Episode 66 - The Appeal of Horror


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Post Tue Nov 24, 2015 2:24 pm

Episode 66 - The Appeal of Horror

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The Good Friends of Jackson Elias are back, and, at the behest of Tore, we're trying to get to the root of why horror appeals to us so. The discussion takes in films, books, TV and, of course, games, including a number of Cthulhu-related anecdotes.
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Post Tue Nov 24, 2015 6:02 pm

Re: Episode 66 - The Appeal of Horror

That was a great episode!

I'm the kind of horror fan that's actually not that hard to scare. I watch some movies through my fingers still. :D
Where Yig doth tread no man treads tomorrow.
Reeking death, harvest of humans in hatred.
Suck on the shitbag of what you created, what we created.
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Post Tue Nov 24, 2015 11:08 pm

Re: Episode 66 - The Appeal of Horror

Glad you liked it, Tore, and thank you for the topic! As soon as I mentioned your suggestion to the other two, their eyes lit up (and not with the usual luminous green worms). We spent more time discussing this episode ahead of time than any other to date, simply because it appealed to us all so much.

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Post Wed Nov 25, 2015 11:44 am

Re: Episode 66 - The Appeal of Horror

A really thought provoking episode!

This one really pokes and prods the sore tooth that is the attraction to horror we all seem to have in some form or another on this forum, and amongst humanity in general as well.

For me personally, the most obvious question to ask is 'Why do I enjoy horror'? Or, in all honesty 'Is there a worrying aspect to my enjoyment of horror'?

I'm not a huge lover of OTT 'jump shock' horror movies, nor do I particularly enjoy extremely gory films. Books that describe zombies tearing into people like a all you can eat buffet or pulling out strings of intestines like sausages (or links for my American friends ;) ) similarly leave me a little cold.

So what is it? What is it that attracts me?

Well, like an unwary fish to a Sorcerer, I am drawn to the characters in the story; good, well made characters will pull me into the world immediately. I also enjoy stories that show a real understanding of what others feel horrified by; these are not necessarily the obvious horrors, they can be intensely personal to an individual character or could tap into a primal fear. Being eaten for example!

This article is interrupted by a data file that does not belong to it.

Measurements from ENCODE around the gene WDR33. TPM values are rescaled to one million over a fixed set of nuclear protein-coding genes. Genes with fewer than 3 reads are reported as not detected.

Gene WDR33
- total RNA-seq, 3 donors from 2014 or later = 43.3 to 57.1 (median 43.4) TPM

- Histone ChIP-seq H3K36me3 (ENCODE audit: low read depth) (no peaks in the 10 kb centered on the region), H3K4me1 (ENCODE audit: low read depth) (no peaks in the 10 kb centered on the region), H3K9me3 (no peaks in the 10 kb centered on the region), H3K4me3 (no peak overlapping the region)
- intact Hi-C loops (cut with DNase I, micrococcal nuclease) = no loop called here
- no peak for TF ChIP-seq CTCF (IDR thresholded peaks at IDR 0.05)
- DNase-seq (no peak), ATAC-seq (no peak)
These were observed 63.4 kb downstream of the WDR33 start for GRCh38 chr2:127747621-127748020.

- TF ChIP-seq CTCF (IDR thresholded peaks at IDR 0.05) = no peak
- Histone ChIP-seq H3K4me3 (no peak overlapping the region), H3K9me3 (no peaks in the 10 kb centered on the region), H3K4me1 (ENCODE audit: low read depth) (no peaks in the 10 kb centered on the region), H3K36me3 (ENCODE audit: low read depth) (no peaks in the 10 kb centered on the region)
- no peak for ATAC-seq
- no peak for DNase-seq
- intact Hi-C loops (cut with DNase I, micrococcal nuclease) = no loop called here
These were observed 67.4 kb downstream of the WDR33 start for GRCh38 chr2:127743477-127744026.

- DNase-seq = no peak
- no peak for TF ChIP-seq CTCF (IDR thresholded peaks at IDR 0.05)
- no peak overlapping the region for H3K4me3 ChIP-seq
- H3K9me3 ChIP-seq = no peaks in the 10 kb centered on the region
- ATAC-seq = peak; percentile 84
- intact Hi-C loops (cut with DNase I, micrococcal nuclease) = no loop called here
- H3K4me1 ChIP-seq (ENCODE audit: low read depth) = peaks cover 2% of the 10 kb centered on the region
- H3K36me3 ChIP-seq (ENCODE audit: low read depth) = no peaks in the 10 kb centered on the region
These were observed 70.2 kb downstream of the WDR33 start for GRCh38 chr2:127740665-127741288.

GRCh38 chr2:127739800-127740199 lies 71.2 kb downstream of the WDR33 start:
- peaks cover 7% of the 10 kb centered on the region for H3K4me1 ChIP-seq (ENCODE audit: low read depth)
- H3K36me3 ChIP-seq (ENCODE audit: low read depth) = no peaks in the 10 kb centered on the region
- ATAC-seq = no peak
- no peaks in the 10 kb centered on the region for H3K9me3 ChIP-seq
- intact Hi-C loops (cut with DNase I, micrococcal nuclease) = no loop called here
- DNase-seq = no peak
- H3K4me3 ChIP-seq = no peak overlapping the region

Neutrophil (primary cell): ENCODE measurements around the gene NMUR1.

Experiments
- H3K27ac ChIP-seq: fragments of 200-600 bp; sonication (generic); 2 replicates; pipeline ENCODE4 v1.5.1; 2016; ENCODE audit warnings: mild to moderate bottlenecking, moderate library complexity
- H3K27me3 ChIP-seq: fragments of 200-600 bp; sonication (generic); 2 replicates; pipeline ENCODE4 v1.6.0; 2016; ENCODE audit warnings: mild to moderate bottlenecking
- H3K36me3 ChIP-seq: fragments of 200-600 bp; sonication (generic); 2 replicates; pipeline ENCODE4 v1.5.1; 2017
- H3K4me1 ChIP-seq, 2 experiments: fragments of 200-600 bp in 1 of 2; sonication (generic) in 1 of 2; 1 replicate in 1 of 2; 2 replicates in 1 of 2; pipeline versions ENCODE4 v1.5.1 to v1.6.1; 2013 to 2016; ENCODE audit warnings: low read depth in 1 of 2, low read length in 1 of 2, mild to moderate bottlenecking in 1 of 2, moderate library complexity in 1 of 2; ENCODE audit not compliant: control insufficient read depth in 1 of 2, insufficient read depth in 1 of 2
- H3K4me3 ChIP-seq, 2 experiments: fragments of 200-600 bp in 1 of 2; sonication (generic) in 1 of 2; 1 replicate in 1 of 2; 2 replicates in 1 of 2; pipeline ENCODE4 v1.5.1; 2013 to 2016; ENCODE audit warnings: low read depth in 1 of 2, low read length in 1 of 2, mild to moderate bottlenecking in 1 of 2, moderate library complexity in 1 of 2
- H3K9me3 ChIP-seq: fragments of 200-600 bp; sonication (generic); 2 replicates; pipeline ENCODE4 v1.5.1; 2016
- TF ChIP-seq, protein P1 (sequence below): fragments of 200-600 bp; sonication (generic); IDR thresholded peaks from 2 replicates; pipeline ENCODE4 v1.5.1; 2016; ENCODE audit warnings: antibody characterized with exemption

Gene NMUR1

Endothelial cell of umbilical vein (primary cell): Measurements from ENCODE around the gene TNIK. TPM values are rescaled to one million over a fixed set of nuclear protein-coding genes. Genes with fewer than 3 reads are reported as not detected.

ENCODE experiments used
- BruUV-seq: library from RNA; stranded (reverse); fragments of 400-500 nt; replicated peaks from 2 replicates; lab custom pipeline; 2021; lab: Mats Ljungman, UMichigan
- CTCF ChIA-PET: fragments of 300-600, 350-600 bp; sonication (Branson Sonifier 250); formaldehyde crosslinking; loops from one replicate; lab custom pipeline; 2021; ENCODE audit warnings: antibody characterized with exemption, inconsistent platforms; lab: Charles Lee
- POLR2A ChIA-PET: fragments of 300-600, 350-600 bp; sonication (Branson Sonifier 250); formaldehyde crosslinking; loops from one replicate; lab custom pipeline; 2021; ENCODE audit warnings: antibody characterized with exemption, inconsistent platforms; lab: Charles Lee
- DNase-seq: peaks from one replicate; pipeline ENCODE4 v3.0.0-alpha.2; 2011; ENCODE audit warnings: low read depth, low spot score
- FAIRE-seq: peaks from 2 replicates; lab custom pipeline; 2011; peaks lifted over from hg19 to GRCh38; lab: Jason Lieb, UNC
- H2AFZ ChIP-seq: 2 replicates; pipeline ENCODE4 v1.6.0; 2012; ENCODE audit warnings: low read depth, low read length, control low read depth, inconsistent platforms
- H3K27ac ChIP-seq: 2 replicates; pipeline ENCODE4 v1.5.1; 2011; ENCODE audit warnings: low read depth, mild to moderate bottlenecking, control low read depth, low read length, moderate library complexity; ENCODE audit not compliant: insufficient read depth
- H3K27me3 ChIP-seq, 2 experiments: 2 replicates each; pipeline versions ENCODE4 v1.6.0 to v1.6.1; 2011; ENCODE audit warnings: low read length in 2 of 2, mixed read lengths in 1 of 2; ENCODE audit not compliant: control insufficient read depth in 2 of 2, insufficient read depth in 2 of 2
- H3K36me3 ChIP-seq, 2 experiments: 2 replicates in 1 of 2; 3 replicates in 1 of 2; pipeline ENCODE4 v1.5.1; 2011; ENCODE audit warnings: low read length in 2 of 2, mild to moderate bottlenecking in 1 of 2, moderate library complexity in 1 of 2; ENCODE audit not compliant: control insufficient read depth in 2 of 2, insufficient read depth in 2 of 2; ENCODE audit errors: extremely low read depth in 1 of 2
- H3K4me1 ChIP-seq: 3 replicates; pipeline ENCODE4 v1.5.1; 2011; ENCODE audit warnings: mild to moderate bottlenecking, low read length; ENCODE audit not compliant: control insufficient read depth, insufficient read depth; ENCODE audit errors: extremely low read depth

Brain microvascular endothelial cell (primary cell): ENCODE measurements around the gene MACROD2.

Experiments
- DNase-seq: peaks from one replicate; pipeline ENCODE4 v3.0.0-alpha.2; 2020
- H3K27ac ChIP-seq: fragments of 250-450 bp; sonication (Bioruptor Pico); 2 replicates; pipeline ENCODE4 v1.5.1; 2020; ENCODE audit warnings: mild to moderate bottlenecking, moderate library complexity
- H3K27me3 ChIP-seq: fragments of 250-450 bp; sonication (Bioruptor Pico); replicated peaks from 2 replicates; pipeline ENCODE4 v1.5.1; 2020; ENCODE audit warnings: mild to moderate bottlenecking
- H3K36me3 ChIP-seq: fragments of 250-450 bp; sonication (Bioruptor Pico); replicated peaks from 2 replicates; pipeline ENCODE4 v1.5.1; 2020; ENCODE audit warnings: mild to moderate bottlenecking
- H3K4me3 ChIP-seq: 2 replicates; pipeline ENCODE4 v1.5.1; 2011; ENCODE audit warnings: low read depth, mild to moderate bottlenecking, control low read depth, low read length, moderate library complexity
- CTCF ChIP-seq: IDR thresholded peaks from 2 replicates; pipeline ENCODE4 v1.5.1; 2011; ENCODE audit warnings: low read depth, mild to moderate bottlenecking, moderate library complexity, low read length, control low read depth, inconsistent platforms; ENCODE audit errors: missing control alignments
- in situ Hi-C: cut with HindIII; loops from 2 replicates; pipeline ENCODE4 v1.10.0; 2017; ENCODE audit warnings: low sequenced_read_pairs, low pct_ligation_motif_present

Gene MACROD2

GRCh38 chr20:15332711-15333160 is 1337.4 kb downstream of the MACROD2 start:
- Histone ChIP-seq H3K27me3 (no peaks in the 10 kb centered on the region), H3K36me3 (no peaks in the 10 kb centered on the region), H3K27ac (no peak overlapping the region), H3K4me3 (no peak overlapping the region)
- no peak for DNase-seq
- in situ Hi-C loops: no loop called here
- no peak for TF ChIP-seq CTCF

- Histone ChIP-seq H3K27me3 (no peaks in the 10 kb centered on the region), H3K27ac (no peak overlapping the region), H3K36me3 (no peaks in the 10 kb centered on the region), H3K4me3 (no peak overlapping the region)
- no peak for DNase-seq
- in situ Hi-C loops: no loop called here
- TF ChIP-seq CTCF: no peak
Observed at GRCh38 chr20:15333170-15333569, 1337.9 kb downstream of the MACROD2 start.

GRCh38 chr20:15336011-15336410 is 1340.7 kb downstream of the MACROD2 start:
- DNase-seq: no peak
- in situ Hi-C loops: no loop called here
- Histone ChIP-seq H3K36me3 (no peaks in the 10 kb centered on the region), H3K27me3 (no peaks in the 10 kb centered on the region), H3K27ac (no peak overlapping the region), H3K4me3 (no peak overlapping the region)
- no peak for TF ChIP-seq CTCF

So, for me at least, it's the reality of the horror that draws me. If the horror is right the source of the horror is far less important, though if the source also appeals ... ! A good example discussed in the episode is Alien. As I think I mentioned on a previous post to Paul, Alien is one of the purest examples of the Haunted House horror story I can think off; the isolated location, possession, an antagonist that is able to move around in a non-conventional way .. It's all there!

In thinking about this episode I also realised that horror and humour are quite similar in nature. Both operate on the subversion of expectation; a story unfolds that appears to be going one way and then *twist* and we're off to the races in a different direction.

So for me, to extend my piscatorial metaphor above, the protagonists are the bait and the source(erer! :shock: ) reels me in.

Ant


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Post Wed Nov 25, 2015 10:54 pm

Re: Episode 66 - The Appeal of Horror

Now I really should answer my own question. :shock:
Where Yig doth tread no man treads tomorrow.
Reeking death, harvest of humans in hatred.
Suck on the shitbag of what you created, what we created.
Yig now incoming, Yig now is here.
Yig he makes everything impossibly queer.
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Post Thu Nov 26, 2015 9:11 pm

Re: Episode 66 - The Appeal of Horror

Why do I like horror? (sorry, it got a bit long).

My love of horror is pretty tightly connected with my love of short fiction. As a kid I was a bit of a 'fraidy-cat. The other kids in my school would talk about watching Friday the 13th and A Nightmare On Elm Street. I would lose sleep over melting Nazi faces in Indiana Jones. Slasher horror would have made me piss myself (if only metaphorically). 

I found that I could read about horror fine though. Well, I say fine. I did lose sleep over some stories. M. R. James' Lost Hearts is one I distinctly remember. The apparition in that bathroom was absolutely in OUR bathroom, at least until I looked.

“His description of what he saw reminds me of what I once beheld myself in the famous vaults of St Michan’s Church in Dublin, which possesses the horrid property of preserving corpses from decay for centuries. A figure inexpressibly thin and pathetic, of a dusty leaden colour, enveloped in a shroud-like garment, the thin lips crooked into a faint and dreadful smile, the hands pressed tightly over the region of the heart.”